Pablo Escobar Tour
The following day we embarked upon the much famed Paisa Road, Pablo Escobar tour. The van that picked us up was similar to the one from the Guatape trip but unfortunately the similarities ended there for us. Although the organiser of the trip was knowledgeable about Escobar and Medellin at that time, having lived through the drug wars, her clear disdain for Escobar and anyone with any link to the drugs trade made the tour somewhat overbearing. The information she relayed was probably highly factual, and definitely passionate, but it was such a dark and negative delivery that it was hard not to feel drained by large aspects of the tour.
My increasing dislike for all things ‘dark tourism’ as the tour went on was then compounded by an American guy, who seemed the type who would chant ‘U.S.A. U.S.A’ at a children’s swimming gala. As the trip culminated with a visit to Escobars grave, he visibly stood on the grave as if to make a statement in front of the wide range of cultures both on the tour and in the public graveyard. As if that wasn’t irritating enough upon return to the van he professed to all that ‘not only did I stand and spit on his grave, I whistled on it too’ (not sure about the significance of the whistling). We both struggled to comprehend the unfathomable stupidity and sheer ignorance of not only his actions but then his boasting. In the confined setting of the packed van I had neither the energy or the inclination to politely point out the many flaws in his attitude, (he probably would have chinned me anyway) so instead spent my time stewing about what I should have said/done.
We decided to stay a few days longer than we had planned as we were really impressed by Medellin and also to be in a busy place for my upcoming birthday. After celebrating with a few drinks in the Black Sheep we then headed with the hostel crowd to Parque Lleras, which is a great spot in the centre of the Zona Rosa in which you can buy alcohol at a shop and consume in the bustling park. The novelty alone of drinking legally in a park in a city centre was enough to satisfy our needs for the night. The atmosphere in Parque Lleras is very lively as it is central to a lot of bars and clubs, and it also feels surprisingly safe. We headed to MedellinTechno so that I could see in my 26th birthday embracing my favourite genre of music…. Heavy Colombian Techno.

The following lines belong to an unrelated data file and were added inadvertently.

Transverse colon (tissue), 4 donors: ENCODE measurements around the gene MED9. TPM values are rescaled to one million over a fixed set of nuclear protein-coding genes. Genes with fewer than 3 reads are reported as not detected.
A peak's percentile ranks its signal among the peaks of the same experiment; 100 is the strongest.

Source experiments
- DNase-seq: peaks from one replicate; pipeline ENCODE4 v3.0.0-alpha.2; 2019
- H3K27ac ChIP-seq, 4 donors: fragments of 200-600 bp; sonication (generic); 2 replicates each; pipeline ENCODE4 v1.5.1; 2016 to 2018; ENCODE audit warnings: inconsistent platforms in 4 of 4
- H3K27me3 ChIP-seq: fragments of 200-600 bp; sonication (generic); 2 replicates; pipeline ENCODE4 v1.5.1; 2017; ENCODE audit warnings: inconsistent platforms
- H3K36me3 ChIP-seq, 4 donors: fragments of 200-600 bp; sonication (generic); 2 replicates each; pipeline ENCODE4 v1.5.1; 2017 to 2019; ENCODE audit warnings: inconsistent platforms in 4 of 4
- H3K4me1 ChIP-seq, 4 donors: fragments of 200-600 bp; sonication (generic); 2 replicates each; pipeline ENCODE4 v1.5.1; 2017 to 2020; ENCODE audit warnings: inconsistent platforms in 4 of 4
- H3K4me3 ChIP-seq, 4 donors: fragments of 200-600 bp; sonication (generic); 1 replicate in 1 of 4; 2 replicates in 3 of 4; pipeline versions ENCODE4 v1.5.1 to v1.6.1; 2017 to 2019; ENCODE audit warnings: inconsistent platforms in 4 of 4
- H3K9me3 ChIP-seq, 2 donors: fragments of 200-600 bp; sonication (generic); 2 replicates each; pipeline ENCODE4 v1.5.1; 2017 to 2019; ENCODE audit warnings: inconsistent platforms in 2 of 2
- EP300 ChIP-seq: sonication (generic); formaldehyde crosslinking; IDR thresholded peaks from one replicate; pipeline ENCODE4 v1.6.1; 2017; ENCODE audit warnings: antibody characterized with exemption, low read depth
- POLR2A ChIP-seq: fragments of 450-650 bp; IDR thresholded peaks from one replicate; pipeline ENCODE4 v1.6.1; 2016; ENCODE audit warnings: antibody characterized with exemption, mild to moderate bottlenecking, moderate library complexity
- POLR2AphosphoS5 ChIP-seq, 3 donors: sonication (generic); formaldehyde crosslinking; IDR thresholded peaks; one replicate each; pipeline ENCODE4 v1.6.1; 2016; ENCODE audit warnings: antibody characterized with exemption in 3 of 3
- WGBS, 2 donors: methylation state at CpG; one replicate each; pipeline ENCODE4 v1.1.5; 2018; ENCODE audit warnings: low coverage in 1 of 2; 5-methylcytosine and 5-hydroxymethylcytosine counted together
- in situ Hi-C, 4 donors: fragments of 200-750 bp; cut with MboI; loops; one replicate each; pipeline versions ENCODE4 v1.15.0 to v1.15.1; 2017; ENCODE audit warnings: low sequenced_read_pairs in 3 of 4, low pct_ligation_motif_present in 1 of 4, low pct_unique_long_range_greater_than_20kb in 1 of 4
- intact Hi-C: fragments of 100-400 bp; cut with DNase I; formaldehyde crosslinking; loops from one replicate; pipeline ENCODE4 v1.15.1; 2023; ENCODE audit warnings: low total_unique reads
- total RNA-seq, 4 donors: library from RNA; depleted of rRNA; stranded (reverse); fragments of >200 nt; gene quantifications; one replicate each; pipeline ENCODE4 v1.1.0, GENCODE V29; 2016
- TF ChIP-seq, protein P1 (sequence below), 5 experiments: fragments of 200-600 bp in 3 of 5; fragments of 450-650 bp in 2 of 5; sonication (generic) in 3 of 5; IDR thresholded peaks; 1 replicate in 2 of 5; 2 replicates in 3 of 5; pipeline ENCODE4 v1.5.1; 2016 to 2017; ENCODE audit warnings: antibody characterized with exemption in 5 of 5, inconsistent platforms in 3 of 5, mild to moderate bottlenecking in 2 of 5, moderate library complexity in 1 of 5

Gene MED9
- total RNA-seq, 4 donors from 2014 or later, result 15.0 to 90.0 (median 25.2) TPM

On our final day in Medellin we again took advantage of the great trips offered by the Black Sheep and headed to an Independiente Medellin football game. The same driver from the Escobar tour picked us up and we headed to a ‘bar’ near the stadium a couple of hours before kick off. The bar was again a shop selling beer for legal consumption in the streets. The atmosphere was lively even at this stage and the sight of RoboCop style police made us wonder if we were going to be witness to some South American football hooliganism.
Minus a few hairy moments on the walk to the ground it didn’t get too rowdy, for which we were grateful being that we stood out like a sore thumb. Once inside the ground the stadium was exactly as expected, no roof and vertigo inducing terraces. The atmosphere was electric, even when the home team were 2-0 down, and the people around us seemed genuinely glad to see that we were supporting their team. The game finished 2-2, and the Colombian fans did not disappoint in making it an enjoyable spectacle. It was definitely an experience we would hope to repeat at some stage later on in the trip.
Accommodation – Black Sheep Hostel, El Poblado. An extremely reasonable 35000 COP each a night for a private twin room, shared bathroom. Although it is a bit of a walk to Parque Lleras it is still well positioned, and is closer to the brilliant metro system to access the rest of the city. It is definitely a sociable hostel and is ideal for meeting people through nights out and the various brilliant trips they have ties with. Highly recommended.
Medellin Verdict – Medellin surpassed all of our expectations as we hadn’t had anyone particularly rave about it to us. It is an extremely liveable city with great night-life for a range of tastes and almost perfect climate. There are many tours we didn’t manage to fit in, but of those we did the Guatape tour with Van por Colombia will last long in the memory. The city has so much more to offer than simply being the place where Pablo Escobar reigned supreme, although that is obviously one of the major draws of backpackers and tourists. The public transport system in which cable cars rise and fall almost vertically over mountainsides is the best I’ve seen anywhere in the world, and is almost a fun day out in itself.